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Publication Briefs

Surgical Patients Less Likely to Receive Hospice or Palliative Care Compared to Medical Patients

Several studies and multiple clinical trials demonstrate that hospice and palliative care greatly reduce healthcare costs while also providing better quality and improved access to care. In 2002, VA established initiatives to improve clinical programs for end-of-life care. This study examined the use of end-of-life care in the VA healthcare system among surgical and medical patients at the end of life. Using VA data, investigators identified 191,280 VA patients who died between FY09 and FY12, and who had an acute VA inpatient admission within one year prior to death. Veterans were categorized as surgical if they had undergone a major surgical procedure in the last year of life (n=42,143) and medical if they had not received a surgical procedure (n=149,137) within their last year. Investigators assessed receipt of palliative or hospice care and the number of days from palliative or hospice initiation to death. Patient demographics and comorbidities also were examined.


  • VA surgical patients were less likely to receive either hospice or palliative care in the year prior to death compared with medical patients (38% vs. 41%, respectively). This difference also was present in a separate analysis of palliative care (37% surgical vs. 39% medical) and hospice care (21% surgical vs. 24% medical). Moreover, differences in the use of palliative or hospice care were intensified after adjusting for patient characteristics. However, among Veterans who received hospice or palliative care, surgical patients lived significantly longer than their medical counterparts (median of 26 days versus 23 days).
  • The use of palliative services increased over the study period – from 29% to 47% for medical patients and from 27% to 45% for surgical patients. Likewise, hospice use increased from 21% to 27% and from 19% to 24% for medical and surgical patients, respectively.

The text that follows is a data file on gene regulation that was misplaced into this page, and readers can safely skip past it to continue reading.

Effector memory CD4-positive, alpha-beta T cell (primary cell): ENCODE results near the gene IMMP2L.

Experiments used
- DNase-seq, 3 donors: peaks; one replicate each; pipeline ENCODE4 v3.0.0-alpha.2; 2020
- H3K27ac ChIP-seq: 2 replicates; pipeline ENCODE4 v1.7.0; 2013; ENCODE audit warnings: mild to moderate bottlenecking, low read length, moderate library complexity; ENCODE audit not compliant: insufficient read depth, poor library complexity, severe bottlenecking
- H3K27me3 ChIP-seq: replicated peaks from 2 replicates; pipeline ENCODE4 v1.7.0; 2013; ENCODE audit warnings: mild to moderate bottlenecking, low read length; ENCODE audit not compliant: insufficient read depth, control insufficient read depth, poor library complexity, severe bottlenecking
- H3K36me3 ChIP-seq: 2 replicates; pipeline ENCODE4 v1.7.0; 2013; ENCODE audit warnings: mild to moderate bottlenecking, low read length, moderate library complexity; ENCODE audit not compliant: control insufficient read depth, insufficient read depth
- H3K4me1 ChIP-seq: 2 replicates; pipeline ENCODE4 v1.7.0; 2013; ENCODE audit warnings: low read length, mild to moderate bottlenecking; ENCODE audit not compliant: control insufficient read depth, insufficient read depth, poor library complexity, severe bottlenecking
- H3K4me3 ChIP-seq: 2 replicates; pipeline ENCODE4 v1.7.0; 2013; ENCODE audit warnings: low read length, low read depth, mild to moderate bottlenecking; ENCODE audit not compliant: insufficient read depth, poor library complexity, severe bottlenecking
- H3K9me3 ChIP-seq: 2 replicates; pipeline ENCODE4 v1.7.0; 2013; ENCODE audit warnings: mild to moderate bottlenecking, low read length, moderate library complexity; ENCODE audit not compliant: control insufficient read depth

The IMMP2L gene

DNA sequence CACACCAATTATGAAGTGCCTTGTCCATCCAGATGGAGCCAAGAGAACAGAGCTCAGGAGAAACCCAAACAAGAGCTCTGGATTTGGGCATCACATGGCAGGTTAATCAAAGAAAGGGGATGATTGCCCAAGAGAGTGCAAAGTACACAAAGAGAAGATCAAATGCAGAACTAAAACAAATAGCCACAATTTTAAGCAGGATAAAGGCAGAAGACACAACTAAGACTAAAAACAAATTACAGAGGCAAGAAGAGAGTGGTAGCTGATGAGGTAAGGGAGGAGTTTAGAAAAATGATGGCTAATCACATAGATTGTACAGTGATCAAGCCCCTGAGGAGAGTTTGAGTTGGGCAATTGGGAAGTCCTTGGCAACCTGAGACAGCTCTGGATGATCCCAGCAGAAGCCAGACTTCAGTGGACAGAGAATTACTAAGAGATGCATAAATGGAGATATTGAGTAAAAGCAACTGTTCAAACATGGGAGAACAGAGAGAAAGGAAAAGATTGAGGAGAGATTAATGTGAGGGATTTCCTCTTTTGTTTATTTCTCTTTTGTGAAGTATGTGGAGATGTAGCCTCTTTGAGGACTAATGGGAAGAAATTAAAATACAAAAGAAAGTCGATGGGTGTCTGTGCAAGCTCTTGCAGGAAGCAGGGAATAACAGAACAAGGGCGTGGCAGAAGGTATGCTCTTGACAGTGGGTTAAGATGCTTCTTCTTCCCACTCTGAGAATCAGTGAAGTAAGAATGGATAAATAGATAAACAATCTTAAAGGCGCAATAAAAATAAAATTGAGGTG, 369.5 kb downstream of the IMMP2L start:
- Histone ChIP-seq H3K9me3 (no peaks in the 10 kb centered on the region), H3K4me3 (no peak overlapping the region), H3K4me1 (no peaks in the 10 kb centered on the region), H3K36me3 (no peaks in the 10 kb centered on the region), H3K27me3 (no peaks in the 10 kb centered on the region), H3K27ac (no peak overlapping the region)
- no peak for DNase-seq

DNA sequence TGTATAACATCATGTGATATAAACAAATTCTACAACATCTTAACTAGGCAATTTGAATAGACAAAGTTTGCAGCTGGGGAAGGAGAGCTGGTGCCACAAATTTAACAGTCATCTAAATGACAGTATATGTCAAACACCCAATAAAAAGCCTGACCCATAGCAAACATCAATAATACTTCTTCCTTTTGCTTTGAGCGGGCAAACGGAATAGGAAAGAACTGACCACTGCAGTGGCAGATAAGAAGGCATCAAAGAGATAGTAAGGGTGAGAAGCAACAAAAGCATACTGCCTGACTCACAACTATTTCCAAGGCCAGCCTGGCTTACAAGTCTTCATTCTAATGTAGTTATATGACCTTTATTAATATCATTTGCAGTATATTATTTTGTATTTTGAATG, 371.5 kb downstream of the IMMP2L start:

• The median time between palliative or hospice initiation and death increased over the study period – from 22 to 25 days for medical patients and from 22 to 30 days for surgical patients.


  • It is possible that Veterans received end-of-life care from non-VA sources, and those data were not included in this study.
  • Administrative data may not provide the most clinically relevant information or provide background circumstances for a surgical procedure or referral to palliative care or hospice.


  • Authors suggest that further studies explore the clinical significance of the differences between medical and surgical patients, and establish if earlier intervention in surgical patients is possible using triggers.

This study was funded by HSR&D. Drs. Olmsted, Johnson, Kaboli, and Vaughan-Sarrazin are part of HSR&D's Center for Comprehensive Access & Delivery Research and Evaluation, Iowa City, IA.

PubMed Logo Olmsted C, Johnson A, Kaboli P, Cullen J, and Vaughan-Sarrazin M. Use of Palliative Care and Hospice among Surgical and Medical Specialties in the Veterans Health Administration. JAMA Surgery; September 24, 2014;e-pub ahead of print.

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What are HSR Publication Briefs?

HSR requires notification by HSR-funded investigators about all articles accepted for publication. These journal articles are reviewed by HSR and publication briefs or summaries are written for a select number of articles that are then forwarded to VHA Central Office leadership to keep them informed about important findings or information. Articles to be summarized are selected by HSR based on timeliness of the findings, interest of leadership, or potential impact on the organization. Publication briefs are written for only a small number of HSR published articles. Visit the HSR citations database for a complete listing of HSR articles and presentations.

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